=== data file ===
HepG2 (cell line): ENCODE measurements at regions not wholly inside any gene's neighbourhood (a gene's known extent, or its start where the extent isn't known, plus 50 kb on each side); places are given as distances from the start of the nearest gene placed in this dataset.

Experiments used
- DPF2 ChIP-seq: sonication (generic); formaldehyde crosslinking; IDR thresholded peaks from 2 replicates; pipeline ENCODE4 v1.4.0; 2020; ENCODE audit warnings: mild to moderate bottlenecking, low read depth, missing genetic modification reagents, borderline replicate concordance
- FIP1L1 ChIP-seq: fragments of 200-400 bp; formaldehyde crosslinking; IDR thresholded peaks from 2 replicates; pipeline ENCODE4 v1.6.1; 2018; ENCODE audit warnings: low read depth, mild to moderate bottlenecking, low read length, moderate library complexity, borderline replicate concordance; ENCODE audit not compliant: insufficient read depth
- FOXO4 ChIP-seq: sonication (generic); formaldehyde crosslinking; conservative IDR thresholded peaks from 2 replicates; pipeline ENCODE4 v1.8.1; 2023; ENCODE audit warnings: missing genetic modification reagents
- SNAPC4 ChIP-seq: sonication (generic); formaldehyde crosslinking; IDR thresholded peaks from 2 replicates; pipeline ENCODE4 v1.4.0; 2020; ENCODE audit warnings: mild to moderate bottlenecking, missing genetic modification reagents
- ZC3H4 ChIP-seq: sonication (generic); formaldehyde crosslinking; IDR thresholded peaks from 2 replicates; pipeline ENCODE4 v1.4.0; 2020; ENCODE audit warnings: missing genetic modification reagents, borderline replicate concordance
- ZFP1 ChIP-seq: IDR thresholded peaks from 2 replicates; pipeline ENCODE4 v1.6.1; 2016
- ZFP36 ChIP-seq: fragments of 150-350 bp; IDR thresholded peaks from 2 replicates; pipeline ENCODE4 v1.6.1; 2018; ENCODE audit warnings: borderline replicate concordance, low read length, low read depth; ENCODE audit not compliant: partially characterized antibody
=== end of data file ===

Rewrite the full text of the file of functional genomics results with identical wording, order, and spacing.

HepG2 (cell line): ENCODE measurements at regions not wholly inside any gene's neighbourhood (a gene's known extent, or its start where the extent isn't known, plus 50 kb on each side); places are given as distances from the start of the nearest gene placed in this dataset.

Experiments used
- DPF2 ChIP-seq: sonication (generic); formaldehyde crosslinking; IDR thresholded peaks from 2 replicates; pipeline ENCODE4 v1.4.0; 2020; ENCODE audit warnings: mild to moderate bottlenecking, low read depth, missing genetic modification reagents, borderline replicate concordance
- FIP1L1 ChIP-seq: fragments of 200-400 bp; formaldehyde crosslinking; IDR thresholded peaks from 2 replicates; pipeline ENCODE4 v1.6.1; 2018; ENCODE audit warnings: low read depth, mild to moderate bottlenecking, low read length, moderate library complexity, borderline replicate concordance; ENCODE audit not compliant: insufficient read depth
- FOXO4 ChIP-seq: sonication (generic); formaldehyde crosslinking; conservative IDR thresholded peaks from 2 replicates; pipeline ENCODE4 v1.8.1; 2023; ENCODE audit warnings: missing genetic modification reagents
- SNAPC4 ChIP-seq: sonication (generic); formaldehyde crosslinking; IDR thresholded peaks from 2 replicates; pipeline ENCODE4 v1.4.0; 2020; ENCODE audit warnings: mild to moderate bottlenecking, missing genetic modification reagents
- ZC3H4 ChIP-seq: sonication (generic); formaldehyde crosslinking; IDR thresholded peaks from 2 replicates; pipeline ENCODE4 v1.4.0; 2020; ENCODE audit warnings: missing genetic modification reagents, borderline replicate concordance
- ZFP1 ChIP-seq: IDR thresholded peaks from 2 replicates; pipeline ENCODE4 v1.6.1; 2016
- ZFP36 ChIP-seq: fragments of 150-350 bp; IDR thresholded peaks from 2 replicates; pipeline ENCODE4 v1.6.1; 2018; ENCODE audit warnings: borderline replicate concordance, low read length, low read depth; ENCODE audit not compliant: partially characterized antibody